It has not been possible to find out the exact date of Kelucharan's birth. Until recently, we used to celebrate his birthday on the 1st of August, assuming the year of his birth to be 1926. But, four or five years ago his birthday was shifted to the lunar month of Paus (December-January) and judging by his life story it seems to me that he must have been born around the year 1924. The only written document which could have helped me in this matter, his palm leaf horoscope, had been given away to an astrologer when Kelucharan was ill and was never returned. The date which the astrologer wrote down in English, most probably in a hurry, jealously preserved by Kelucharan's wife among the sacred relics of the house, does not help me either; it mentions the year of his birth as 1934, which would leave the chronological sequence of the events in his life totally in total disorder.
On the cther hand, the place of his birth is not only certain but has also remained more or less the same as it must have been 70 years ago! Surrounded by a rich grove of coconut palms, mango and jackfruit trees, the village of Raghurajpur is encircled on three sides by the river Bharghabi and precariously connected with the main road which leads to Puri through a narrow embankment lane which becomes totally inaccessible during the rainy season. The village, hidden by the grove, appears suddenly after a left turn of the road, and consists of a row of six small temples - like a coral string in the middle- flanked on both sides by two lines of houses with high steps and small verandas in front.
The first of these temples, a tiny structure concealed among the roots of a huge banyan tree, is the abode of goddess Bhuasuni, to whom the village women offer their children for protection. Little Kelu was also offered by his mother to the goddess when he was ill with chickenpox at the age of four. She literally left him at her feet telling the goddess that from now on the child was her son and she could do what she wanted with him. A few days later, a 'kalisi' came to their house and touched the boy's eyes chanting some sacred mantra: slowly the little child started to recover. It seems that the mother at this point wanted to perform a 'puja' for getting her son back but the child refused and the 'puja' was never performed.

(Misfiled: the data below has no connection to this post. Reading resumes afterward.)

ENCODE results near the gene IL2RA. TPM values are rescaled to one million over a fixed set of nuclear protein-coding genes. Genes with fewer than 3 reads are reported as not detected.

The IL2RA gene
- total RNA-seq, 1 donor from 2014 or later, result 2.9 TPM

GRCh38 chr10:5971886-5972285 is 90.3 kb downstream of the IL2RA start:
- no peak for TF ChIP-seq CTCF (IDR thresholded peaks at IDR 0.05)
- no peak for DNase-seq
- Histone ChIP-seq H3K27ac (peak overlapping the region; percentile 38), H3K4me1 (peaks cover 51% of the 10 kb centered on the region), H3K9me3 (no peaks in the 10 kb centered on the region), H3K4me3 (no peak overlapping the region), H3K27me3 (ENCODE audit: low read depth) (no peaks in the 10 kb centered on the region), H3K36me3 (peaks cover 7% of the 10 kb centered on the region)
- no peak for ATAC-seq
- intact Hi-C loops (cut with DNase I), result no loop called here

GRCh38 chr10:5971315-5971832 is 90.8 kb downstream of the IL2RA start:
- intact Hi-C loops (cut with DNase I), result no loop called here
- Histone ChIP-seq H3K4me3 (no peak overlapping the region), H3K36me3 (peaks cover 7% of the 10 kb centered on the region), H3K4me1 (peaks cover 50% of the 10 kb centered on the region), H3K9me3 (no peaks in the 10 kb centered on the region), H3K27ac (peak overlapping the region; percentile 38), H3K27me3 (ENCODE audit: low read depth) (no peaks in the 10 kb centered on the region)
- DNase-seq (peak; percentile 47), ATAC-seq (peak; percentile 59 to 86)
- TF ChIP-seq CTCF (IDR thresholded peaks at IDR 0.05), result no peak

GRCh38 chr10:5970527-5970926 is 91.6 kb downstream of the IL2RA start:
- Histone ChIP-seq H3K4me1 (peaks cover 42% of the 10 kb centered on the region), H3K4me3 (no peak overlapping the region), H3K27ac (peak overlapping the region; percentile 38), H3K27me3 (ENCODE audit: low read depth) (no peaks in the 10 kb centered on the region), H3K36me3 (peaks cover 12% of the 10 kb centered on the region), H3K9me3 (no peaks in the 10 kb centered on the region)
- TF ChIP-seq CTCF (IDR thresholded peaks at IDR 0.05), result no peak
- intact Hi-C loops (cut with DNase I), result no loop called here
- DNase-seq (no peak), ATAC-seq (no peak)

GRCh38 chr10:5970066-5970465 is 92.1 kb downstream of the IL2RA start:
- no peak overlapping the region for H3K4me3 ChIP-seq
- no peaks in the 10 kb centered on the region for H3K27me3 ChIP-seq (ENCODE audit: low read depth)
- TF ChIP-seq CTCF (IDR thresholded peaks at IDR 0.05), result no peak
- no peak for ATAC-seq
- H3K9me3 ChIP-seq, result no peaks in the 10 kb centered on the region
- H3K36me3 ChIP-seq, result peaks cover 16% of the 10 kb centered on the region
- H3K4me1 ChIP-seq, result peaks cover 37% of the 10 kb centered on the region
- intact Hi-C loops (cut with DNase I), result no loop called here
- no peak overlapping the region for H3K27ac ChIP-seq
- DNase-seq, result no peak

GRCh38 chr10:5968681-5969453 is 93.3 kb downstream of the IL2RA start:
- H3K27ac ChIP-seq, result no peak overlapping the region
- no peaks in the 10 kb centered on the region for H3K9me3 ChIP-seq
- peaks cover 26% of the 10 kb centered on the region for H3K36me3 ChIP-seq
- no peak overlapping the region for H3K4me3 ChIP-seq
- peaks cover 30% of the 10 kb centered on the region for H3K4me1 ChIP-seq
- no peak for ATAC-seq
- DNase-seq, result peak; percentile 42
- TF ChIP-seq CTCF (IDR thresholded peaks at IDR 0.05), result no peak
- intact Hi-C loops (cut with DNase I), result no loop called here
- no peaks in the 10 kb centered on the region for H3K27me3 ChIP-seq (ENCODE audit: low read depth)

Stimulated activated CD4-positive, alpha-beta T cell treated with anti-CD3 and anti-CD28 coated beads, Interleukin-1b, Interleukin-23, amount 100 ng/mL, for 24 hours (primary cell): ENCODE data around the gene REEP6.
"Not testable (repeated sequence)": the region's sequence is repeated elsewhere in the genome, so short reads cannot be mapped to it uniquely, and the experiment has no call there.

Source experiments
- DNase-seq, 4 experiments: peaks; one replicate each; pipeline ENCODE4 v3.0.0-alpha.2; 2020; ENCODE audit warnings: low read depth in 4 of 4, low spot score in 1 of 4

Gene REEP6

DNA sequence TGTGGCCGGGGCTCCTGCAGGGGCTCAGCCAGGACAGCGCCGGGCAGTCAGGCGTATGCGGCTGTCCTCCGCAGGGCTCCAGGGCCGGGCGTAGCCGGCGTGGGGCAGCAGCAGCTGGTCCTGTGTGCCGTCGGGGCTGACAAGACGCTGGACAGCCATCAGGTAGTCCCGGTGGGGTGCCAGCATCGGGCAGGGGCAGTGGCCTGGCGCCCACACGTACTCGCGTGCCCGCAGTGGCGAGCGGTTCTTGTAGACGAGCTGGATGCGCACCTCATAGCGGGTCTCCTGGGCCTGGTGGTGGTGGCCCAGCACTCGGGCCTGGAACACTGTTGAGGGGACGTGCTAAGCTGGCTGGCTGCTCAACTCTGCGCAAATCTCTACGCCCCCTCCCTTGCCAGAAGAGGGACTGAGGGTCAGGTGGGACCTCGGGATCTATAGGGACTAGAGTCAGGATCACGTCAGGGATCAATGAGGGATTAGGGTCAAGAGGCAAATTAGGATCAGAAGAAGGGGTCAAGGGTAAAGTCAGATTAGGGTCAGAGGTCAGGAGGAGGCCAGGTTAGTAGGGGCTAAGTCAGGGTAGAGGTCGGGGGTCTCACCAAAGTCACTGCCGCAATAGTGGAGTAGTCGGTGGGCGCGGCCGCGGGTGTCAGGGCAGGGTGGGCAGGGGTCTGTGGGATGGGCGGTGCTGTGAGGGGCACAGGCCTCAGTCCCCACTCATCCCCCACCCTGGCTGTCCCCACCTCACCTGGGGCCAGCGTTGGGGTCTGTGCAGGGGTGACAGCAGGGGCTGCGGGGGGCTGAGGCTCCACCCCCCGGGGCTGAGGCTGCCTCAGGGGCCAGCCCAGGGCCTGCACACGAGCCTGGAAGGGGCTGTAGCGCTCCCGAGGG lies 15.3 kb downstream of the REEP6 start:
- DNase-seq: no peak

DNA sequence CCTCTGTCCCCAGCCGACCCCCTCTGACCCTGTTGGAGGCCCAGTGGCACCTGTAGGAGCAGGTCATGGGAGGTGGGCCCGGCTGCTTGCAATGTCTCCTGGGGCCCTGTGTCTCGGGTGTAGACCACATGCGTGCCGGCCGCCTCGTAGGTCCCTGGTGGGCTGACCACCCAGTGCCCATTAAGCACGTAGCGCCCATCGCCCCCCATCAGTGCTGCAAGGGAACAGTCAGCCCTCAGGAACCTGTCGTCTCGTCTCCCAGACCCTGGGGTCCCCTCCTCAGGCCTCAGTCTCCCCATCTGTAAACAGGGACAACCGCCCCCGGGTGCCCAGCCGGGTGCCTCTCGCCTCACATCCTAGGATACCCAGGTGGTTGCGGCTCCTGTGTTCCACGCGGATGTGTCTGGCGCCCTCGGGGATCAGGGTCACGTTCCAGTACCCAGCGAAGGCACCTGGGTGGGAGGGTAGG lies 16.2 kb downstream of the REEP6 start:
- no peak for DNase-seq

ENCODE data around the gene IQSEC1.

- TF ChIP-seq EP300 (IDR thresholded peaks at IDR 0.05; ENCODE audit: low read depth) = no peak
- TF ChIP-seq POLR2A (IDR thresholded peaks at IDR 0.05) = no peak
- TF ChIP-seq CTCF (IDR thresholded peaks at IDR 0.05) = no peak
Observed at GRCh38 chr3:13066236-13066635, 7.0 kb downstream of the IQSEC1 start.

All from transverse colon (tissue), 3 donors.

The name 'Kelu' was given to him when he was about three years old; originally he had been called 'Madhana Mohana', an appellative of lord Krishna. It so happened that a couple of years after his birth, his sister Champa, a year older than him, passed away; and when his younger brother too died a few months after birth, his parents started to worry. They felt that the combination of the child's 'rasi' and his illustrious name was perhaps too potent and was turning out to be dangerous for his siblings; so a new name had to be found which would counteract the influence of his strong constellation. The name 'Kela' - denoting the low- caste man who wanders from village to village with a basket of snakes begging for his livelihood - was suggested by his maternal grandmother Nilamani. In order to soften his impact, the appellative 'Baba' was prefixed to it. Among the much respected names of his brothers and sisters, Ganesh, Ekadasi, Champa, Bhagawan, Nisha and Bansidhar, 'baba Kela' was the little 'outcaste'.
2- Away from home
Had Kelucharan gone beyond the need of having a master? Important changes in life are often determined by small incidents the significance of which can only be understood when seen in retrospect. He had learnt a lot and in return given a lot during those ten years; it is difficult to assess which one was more. From the very beginning he had been indispensable for his 'guru'; the latter would not let himself be washed or fed by anybody other than Kelucharan. At the peak of his illness, when his entire body was covered with cysts and filled with pus, only Kelucharan would take care of him - washing him, massaging him and even helping him to the toilet. He was more than a son to his master; Goswami was often heard repeating this even in front of his own son and wife, and this may have led to slight jealousy on their part.
On that fateful day a certain Jai Makadama, a 'zamindar' friend of Mohansundar Goswami, had come to pay a visit to him and had brought with him a lot of paddy and vegetables as gift. While offering all this to Goswami's wife, he also handed over some gold for safe custody which at a later date he would collect from her. Since Kelucharan was the custodian of all the house keys he was asked to store the vegetables and other things in the store room and to place the gold in the almirah of the first floor bedroom.
That same evening Kelucharan had planned to see a new movie released at the Laxmi Cinema hall ; the picture was 'Kangan' and had Leela Chitnis and Ashok Kumar in the leading roles. He had been to a cinema hall only twice until now, and on both occasions along with his 'guru' to see the picture 'Sita bibaha'. The medium had fascinated him from the very instant he saw the first images projected onto the big screen; he was attracted by the decor, the recitation of the actors, the dramatic twists in the story and above all by the possibility of studying the characters and learning more about the histrionic art. Fascination for this medium was to remain with him even in later years. When in the early eighties he was in a position to buy a television set, one would find him glued to it for hours together.